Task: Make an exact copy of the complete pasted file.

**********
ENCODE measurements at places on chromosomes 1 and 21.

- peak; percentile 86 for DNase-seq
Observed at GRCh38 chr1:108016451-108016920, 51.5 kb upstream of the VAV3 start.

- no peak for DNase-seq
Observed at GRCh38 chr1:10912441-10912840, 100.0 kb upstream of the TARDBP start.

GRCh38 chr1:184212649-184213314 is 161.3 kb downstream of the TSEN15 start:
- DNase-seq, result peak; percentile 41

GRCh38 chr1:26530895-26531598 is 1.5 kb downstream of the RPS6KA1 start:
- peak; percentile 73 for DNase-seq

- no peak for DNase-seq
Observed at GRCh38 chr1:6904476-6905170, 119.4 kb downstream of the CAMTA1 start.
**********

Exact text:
ENCODE measurements at places on chromosomes 1 and 21.

- peak; percentile 86 for DNase-seq
Observed at GRCh38 chr1:108016451-108016920, 51.5 kb upstream of the VAV3 start.

- no peak for DNase-seq
Observed at GRCh38 chr1:10912441-10912840, 100.0 kb upstream of the TARDBP start.

GRCh38 chr1:184212649-184213314 is 161.3 kb downstream of the TSEN15 start:
- DNase-seq, result peak; percentile 41

GRCh38 chr1:26530895-26531598 is 1.5 kb downstream of the RPS6KA1 start:
- peak; percentile 73 for DNase-seq

- no peak for DNase-seq
Observed at GRCh38 chr1:6904476-6905170, 119.4 kb downstream of the CAMTA1 start.